Animal Therapy In Addiction Recovery

Many people know the feeling of being able to forget their worries when they’re around animals.

Pets, especially dogs, can be loyal, and the love they give is usually unconditional. For people recovering from addiction, however, pets can offer even more: They can assist with rehabilitation in countless and often unrecognizable ways.

Studies show that animal therapy can reduce tension and improve moods — avoiding some of the biggest predictors of relapse: stress and depression. Other benefits include lowered blood pressure and heart rate, and a reduction in the severity of pain from physical illness. Just how do animals do this?

Benefits of Human-Animal Interaction

In Frontiers in Psychology, scientist Andrea Beetz looked at the literature on the psychological and physiological effects of human-animal interactions. Reviewing evidence from 69 studies on human-animal interactions, Dr. Beetz found that the effect is due to an increase in oxytocin, which is sometimes referred to as the “bonding hormone.”

The review showed that interactions with animals could have a pronounced benefit on a number of areas, including:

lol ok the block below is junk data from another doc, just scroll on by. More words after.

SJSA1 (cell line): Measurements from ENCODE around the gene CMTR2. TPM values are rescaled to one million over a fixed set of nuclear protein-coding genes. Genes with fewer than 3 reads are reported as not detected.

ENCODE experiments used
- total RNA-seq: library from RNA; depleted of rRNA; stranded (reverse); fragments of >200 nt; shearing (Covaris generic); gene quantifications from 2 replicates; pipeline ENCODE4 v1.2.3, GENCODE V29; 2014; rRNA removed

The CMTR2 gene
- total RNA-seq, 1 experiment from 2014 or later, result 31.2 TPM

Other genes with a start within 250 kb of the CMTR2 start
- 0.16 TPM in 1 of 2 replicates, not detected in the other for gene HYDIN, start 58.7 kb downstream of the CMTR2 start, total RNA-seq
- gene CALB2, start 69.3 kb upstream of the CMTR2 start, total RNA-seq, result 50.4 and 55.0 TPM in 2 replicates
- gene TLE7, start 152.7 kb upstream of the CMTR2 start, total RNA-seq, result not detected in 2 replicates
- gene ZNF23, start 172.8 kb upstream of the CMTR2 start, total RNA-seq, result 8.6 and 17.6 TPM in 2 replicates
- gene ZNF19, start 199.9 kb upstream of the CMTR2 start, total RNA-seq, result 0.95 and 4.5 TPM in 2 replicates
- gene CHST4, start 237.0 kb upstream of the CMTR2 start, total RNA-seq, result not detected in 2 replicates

• Interpersonal interactions
  • Mood
  • Stress-related variables such as cortisol, heart rate and blood pressure
  • Fear and anxiety
  • Cardiovascular diseases

In addiction in particular, Beetz says, there’s some evidence of human-animal interaction lowering stress-related factors such as epinephrine and norepinephrine, improving of the functioning of the immune system as well as pain management, increasing trust toward other people, reducing aggression, enhancing empathy, and improved learning.

As a supplement to more traditional types of addiction treatment, animal therapy works by helping people to focus on someone or something else. By caring for a creature that’s dependent on them, especially after having spent a long time serving only their own needs in active addiction, people recovering from addiction discover the nurturing side of themselves. They can also gain a more nuanced understanding of what it means to be nurtured — something they may have never learned or have forgotten while they were using. Animals can help people in recovery build self-confidence and self-esteem.